For artist and entrepreneur Rae Lang, both life and work revolve around spreading the woosah. What’s that, you ask? “I don’t even know where I picked up the word,” she laughs, “but I say it all the time to friends. It’s supposed to help you relax. It’s like an inhale and an exhale when you say it.” For Lang, woosah means inner peace and stillness, and it’s a vibe she strives to cultivate in her businesses, retail shop Woosah Outfitters and its adjacent coffee shop, Outside Coffee, in Grand Rapids, Michigan.
Lang, 31, creates the majority of the goods lining the shelves at Woosah Outfitters. As a woodcut printmaker, she carves images into a wood block, then inks it to make prints with an etching press. Her designs—often swirling depictions of mushrooms, fish, bears, mountains, and other parts of the natural world—adorn everything from T-shirts to mugs to headlamps. Lang also collaborates with other brands and organizations, like Merrell (for which she’s created five T-shirt graphics) and the North Country Trail Association, designing woodcut trail-map prints for a fundraising auction. And last year, she reinterpreted the Public Lands logo for an exclusive apparel line, too.
When she’s not working on her next woodcut or running her businesses, you’ll find Lang fat biking, hiking, or backpacking with her two dogs. She lives in Grand Rapids with her wife (and the CFO of Woosah Outfitters), Kelly McPhee, and their newborn son, Howie.
We caught up with Lang to hear more about her creative process, building a successful business with zero experience, and how the outdoors inspires her.
PUBLIC LANDS: How did you get started as an artist?
RAE LANG: I went to an art college in town, Kendall College of Art and Design, for industrial design. But industrial design is very tight, not a loose flow of creativity for me. I started making art after school to relax, and nature has always been my inspiration. I signed [my work] Woosah: Nature—and making art gives me the same feeling of being at peace and being connected to something bigger. It started taking over my life. I started doing pop-up shops. One day, I was like, ‘If this is what I love to do, why don’t I pursue this full-time?’ Then I started carving woodcuts and fell in love with it.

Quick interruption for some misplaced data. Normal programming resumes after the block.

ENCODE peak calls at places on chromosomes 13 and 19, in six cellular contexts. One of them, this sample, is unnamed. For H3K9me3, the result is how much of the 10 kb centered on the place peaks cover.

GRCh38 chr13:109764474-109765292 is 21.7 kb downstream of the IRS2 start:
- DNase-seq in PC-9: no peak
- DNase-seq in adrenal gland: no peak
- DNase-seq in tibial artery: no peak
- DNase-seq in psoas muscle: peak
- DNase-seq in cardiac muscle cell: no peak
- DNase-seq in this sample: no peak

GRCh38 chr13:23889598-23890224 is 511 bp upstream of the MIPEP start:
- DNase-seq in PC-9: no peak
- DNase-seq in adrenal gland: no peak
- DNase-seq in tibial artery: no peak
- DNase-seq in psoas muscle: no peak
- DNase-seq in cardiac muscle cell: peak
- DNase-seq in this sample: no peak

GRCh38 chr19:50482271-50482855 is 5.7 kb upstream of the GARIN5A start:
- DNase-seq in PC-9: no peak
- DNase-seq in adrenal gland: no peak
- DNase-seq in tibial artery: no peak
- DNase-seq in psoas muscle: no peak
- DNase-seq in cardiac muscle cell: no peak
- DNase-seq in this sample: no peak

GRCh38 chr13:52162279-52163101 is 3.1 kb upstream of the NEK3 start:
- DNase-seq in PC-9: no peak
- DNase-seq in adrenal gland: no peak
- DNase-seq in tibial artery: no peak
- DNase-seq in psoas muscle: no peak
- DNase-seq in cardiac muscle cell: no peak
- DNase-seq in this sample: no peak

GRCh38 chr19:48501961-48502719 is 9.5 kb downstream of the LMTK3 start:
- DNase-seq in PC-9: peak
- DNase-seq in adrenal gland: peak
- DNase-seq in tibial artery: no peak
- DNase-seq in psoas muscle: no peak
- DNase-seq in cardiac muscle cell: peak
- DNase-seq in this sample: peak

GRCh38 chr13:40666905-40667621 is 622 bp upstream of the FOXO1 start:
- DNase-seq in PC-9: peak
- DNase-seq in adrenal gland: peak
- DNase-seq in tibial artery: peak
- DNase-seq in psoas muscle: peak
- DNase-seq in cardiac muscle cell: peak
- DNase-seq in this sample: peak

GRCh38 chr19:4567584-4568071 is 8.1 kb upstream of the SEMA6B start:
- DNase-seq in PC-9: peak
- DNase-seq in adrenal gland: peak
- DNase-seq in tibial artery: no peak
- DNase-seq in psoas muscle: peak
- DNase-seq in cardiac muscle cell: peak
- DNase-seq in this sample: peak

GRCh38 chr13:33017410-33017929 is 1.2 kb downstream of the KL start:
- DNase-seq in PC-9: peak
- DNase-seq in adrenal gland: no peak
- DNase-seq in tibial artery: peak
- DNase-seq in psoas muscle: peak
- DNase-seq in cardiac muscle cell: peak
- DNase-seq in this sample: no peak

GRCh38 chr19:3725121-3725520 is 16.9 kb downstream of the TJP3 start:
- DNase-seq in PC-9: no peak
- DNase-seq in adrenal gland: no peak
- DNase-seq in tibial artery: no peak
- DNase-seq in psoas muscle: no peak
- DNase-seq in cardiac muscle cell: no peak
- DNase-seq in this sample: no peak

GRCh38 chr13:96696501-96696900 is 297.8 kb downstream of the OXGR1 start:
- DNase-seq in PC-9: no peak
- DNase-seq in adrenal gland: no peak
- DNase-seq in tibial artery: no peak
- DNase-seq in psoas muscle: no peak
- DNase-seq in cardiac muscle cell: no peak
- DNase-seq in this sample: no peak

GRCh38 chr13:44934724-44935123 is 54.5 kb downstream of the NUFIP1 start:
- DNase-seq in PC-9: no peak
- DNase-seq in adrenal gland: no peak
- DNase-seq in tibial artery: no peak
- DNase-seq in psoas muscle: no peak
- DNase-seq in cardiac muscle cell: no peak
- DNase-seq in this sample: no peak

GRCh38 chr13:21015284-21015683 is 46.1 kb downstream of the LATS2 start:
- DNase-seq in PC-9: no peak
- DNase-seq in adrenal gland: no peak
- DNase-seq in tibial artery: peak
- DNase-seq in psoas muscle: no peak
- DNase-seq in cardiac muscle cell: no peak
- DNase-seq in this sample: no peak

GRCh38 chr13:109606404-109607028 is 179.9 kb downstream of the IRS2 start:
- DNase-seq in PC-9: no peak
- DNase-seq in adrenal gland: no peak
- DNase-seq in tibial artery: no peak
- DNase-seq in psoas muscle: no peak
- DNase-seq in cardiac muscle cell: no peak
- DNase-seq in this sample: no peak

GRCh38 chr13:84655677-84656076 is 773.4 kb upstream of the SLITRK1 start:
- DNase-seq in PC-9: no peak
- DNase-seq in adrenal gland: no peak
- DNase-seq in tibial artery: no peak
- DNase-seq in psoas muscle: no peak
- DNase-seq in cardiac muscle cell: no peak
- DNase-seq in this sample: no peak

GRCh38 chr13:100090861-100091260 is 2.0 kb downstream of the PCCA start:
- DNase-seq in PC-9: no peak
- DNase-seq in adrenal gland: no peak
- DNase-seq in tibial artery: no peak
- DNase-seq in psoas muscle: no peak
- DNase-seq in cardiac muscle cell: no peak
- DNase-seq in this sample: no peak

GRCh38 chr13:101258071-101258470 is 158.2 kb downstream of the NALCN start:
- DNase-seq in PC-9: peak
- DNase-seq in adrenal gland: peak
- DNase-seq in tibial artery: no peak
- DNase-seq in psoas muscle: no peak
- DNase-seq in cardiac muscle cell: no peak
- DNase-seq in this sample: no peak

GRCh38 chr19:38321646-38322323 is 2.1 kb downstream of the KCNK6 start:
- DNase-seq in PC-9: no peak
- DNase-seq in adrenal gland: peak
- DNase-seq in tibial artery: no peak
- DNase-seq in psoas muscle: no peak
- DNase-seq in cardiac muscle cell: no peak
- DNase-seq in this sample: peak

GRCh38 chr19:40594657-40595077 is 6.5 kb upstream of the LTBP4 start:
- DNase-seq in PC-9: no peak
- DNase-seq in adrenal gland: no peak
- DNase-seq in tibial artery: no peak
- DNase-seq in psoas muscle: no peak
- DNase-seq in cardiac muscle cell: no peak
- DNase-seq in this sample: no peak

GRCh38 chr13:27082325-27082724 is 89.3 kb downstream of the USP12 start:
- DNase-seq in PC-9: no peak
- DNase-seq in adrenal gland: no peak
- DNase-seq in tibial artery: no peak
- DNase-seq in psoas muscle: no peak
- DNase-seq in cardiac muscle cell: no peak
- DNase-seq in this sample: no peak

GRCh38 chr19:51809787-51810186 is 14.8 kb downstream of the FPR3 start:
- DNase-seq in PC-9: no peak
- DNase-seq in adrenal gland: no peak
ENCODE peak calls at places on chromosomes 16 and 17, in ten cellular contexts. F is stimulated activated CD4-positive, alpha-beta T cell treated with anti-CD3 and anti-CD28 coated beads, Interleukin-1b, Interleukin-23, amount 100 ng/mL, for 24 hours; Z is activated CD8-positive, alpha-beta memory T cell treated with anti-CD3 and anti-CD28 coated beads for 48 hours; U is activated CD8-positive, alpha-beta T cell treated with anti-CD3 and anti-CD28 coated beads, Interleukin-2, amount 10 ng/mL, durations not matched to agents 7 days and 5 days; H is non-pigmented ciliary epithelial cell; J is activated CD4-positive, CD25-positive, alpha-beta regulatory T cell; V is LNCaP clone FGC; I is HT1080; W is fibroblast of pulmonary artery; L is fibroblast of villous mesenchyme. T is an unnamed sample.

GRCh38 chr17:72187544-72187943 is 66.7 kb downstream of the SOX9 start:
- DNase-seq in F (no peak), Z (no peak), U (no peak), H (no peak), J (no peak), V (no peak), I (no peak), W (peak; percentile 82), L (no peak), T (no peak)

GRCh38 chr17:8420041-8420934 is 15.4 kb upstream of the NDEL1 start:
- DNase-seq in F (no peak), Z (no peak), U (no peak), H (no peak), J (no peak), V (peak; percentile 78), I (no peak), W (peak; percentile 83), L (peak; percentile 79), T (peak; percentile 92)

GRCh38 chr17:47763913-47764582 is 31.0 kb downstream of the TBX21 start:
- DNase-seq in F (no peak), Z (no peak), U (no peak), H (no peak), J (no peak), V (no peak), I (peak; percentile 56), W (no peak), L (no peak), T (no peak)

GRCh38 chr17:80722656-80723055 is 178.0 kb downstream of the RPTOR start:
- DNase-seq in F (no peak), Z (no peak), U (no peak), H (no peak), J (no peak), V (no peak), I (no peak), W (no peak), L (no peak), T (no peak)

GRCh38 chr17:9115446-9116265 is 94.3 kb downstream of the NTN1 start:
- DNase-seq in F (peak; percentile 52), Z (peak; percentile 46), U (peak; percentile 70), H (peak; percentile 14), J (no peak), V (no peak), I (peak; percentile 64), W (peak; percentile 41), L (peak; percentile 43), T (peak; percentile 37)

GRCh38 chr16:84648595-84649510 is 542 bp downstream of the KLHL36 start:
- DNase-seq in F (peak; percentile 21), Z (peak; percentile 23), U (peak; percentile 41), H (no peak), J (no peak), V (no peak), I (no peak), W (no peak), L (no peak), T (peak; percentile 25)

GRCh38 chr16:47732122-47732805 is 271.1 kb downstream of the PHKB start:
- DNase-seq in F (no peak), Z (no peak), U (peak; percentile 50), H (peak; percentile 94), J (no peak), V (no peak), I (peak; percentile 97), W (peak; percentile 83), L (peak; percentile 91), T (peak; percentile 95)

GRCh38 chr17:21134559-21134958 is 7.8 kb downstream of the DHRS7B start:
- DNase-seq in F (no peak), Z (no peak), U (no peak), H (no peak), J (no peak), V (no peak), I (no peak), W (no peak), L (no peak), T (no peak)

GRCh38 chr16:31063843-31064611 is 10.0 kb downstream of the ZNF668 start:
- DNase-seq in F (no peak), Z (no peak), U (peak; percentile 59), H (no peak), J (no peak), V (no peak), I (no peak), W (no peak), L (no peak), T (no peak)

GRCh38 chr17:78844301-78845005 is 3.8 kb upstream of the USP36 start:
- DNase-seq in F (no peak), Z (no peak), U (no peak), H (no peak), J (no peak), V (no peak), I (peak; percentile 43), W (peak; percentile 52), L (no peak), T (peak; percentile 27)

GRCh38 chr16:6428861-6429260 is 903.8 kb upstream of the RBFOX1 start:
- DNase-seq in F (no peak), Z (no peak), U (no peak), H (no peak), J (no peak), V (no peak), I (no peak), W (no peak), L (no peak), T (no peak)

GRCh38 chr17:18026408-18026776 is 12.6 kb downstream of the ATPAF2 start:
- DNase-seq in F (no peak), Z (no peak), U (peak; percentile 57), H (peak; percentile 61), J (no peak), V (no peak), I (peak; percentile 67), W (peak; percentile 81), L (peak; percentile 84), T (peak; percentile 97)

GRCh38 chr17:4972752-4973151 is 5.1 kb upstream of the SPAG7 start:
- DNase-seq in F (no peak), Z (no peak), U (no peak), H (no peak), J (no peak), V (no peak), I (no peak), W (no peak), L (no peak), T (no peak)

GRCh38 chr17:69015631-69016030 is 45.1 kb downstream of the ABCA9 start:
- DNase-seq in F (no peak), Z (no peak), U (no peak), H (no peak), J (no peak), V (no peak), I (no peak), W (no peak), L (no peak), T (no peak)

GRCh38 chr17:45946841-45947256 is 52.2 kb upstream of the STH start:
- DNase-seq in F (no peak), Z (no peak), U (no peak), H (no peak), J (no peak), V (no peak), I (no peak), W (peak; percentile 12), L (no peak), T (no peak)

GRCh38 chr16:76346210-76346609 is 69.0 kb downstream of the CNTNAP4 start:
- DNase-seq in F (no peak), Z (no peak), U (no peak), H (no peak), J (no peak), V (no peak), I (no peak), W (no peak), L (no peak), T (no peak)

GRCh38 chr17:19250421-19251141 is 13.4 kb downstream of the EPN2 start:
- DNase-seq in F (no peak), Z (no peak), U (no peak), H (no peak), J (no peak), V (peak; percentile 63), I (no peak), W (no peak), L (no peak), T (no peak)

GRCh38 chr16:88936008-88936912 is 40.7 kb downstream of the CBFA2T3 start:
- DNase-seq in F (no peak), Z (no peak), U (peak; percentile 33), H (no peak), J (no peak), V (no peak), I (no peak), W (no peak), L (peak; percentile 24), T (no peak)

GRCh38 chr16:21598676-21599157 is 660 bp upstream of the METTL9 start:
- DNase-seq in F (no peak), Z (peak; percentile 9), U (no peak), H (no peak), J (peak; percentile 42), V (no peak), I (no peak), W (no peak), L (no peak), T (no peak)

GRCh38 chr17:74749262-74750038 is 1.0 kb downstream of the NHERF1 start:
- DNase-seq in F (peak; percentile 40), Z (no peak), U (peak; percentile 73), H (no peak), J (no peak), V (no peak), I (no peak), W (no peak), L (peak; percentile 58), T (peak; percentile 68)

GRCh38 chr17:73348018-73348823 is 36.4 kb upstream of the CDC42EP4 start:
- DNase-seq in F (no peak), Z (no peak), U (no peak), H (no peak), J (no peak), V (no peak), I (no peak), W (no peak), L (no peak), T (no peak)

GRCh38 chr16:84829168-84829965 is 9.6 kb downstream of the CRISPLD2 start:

How did you turn that passion into Woosah Outfitters?
Finding your woosah is about chasing your passions. After I graduated college, I wanted to make [art] my job. So I took out a loan and bought my own press. Six months later, I signed a lease for a storefront. I didn’t have enough money to start my own store, which I didn’t realize until after I signed the lease. I had a successful Kickstarter campaign [for $27,000] and opened in 2015. Then I realized my true passion is community, so we decided to find a space where we could open a coffee shop.
I have no business background. It’s all been ‘learn as you go.’ In the beginning, I would just shove all my receipts into a shoebox. Eventually, when we were making the move to the new location, I got legit and hired an accountant.